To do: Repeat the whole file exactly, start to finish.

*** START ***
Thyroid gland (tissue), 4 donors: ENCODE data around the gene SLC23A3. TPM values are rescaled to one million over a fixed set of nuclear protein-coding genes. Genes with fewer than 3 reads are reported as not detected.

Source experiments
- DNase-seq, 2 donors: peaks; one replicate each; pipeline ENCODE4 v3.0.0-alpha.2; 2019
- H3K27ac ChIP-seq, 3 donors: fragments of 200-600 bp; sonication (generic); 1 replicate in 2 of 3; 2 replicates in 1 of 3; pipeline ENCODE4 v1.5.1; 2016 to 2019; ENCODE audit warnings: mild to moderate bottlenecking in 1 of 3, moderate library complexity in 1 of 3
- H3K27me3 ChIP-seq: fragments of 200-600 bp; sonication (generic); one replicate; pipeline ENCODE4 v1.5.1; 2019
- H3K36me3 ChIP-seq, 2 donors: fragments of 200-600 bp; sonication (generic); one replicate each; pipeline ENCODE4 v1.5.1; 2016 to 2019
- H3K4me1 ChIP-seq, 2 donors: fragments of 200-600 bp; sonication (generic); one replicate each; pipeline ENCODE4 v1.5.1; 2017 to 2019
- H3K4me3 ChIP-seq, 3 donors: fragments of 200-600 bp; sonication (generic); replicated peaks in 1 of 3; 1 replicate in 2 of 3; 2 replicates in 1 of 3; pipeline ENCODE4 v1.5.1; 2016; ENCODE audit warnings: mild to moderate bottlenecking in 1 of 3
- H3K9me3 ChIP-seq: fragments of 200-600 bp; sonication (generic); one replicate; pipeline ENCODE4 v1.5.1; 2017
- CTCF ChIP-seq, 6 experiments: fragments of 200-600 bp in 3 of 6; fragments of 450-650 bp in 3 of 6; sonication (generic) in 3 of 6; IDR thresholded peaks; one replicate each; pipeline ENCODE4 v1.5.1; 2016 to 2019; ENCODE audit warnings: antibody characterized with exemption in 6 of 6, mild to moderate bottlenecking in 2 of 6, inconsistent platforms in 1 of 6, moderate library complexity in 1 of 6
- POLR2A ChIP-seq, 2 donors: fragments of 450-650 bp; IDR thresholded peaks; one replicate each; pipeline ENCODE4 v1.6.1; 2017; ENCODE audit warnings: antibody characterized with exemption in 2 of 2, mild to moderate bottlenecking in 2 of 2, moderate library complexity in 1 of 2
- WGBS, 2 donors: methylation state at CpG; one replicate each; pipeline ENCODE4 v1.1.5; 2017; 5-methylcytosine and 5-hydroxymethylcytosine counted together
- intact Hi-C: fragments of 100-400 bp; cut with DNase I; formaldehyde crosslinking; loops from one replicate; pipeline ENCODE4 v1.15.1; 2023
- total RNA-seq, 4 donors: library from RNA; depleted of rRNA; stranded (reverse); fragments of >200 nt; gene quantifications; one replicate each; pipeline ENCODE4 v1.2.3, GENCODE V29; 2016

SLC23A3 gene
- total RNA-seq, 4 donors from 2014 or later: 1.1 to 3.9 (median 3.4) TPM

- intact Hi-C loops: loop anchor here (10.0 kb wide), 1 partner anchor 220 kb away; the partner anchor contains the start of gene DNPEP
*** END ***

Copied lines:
Thyroid gland (tissue), 4 donors: ENCODE data around the gene SLC23A3. TPM values are rescaled to one million over a fixed set of nuclear protein-coding genes. Genes with fewer than 3 reads are reported as not detected.

Source experiments
- DNase-seq, 2 donors: peaks; one replicate each; pipeline ENCODE4 v3.0.0-alpha.2; 2019
- H3K27ac ChIP-seq, 3 donors: fragments of 200-600 bp; sonication (generic); 1 replicate in 2 of 3; 2 replicates in 1 of 3; pipeline ENCODE4 v1.5.1; 2016 to 2019; ENCODE audit warnings: mild to moderate bottlenecking in 1 of 3, moderate library complexity in 1 of 3
- H3K27me3 ChIP-seq: fragments of 200-600 bp; sonication (generic); one replicate; pipeline ENCODE4 v1.5.1; 2019
- H3K36me3 ChIP-seq, 2 donors: fragments of 200-600 bp; sonication (generic); one replicate each; pipeline ENCODE4 v1.5.1; 2016 to 2019
- H3K4me1 ChIP-seq, 2 donors: fragments of 200-600 bp; sonication (generic); one replicate each; pipeline ENCODE4 v1.5.1; 2017 to 2019
- H3K4me3 ChIP-seq, 3 donors: fragments of 200-600 bp; sonication (generic); replicated peaks in 1 of 3; 1 replicate in 2 of 3; 2 replicates in 1 of 3; pipeline ENCODE4 v1.5.1; 2016; ENCODE audit warnings: mild to moderate bottlenecking in 1 of 3
- H3K9me3 ChIP-seq: fragments of 200-600 bp; sonication (generic); one replicate; pipeline ENCODE4 v1.5.1; 2017
- CTCF ChIP-seq, 6 experiments: fragments of 200-600 bp in 3 of 6; fragments of 450-650 bp in 3 of 6; sonication (generic) in 3 of 6; IDR thresholded peaks; one replicate each; pipeline ENCODE4 v1.5.1; 2016 to 2019; ENCODE audit warnings: antibody characterized with exemption in 6 of 6, mild to moderate bottlenecking in 2 of 6, inconsistent platforms in 1 of 6, moderate library complexity in 1 of 6
- POLR2A ChIP-seq, 2 donors: fragments of 450-650 bp; IDR thresholded peaks; one replicate each; pipeline ENCODE4 v1.6.1; 2017; ENCODE audit warnings: antibody characterized with exemption in 2 of 2, mild to moderate bottlenecking in 2 of 2, moderate library complexity in 1 of 2
- WGBS, 2 donors: methylation state at CpG; one replicate each; pipeline ENCODE4 v1.1.5; 2017; 5-methylcytosine and 5-hydroxymethylcytosine counted together
- intact Hi-C: fragments of 100-400 bp; cut with DNase I; formaldehyde crosslinking; loops from one replicate; pipeline ENCODE4 v1.15.1; 2023
- total RNA-seq, 4 donors: library from RNA; depleted of rRNA; stranded (reverse); fragments of >200 nt; gene quantifications; one replicate each; pipeline ENCODE4 v1.2.3, GENCODE V29; 2016

SLC23A3 gene
- total RNA-seq, 4 donors from 2014 or later: 1.1 to 3.9 (median 3.4) TPM

- intact Hi-C loops: loop anchor here (10.0 kb wide), 1 partner anchor 220 kb away; the partner anchor contains the start of gene DNPEP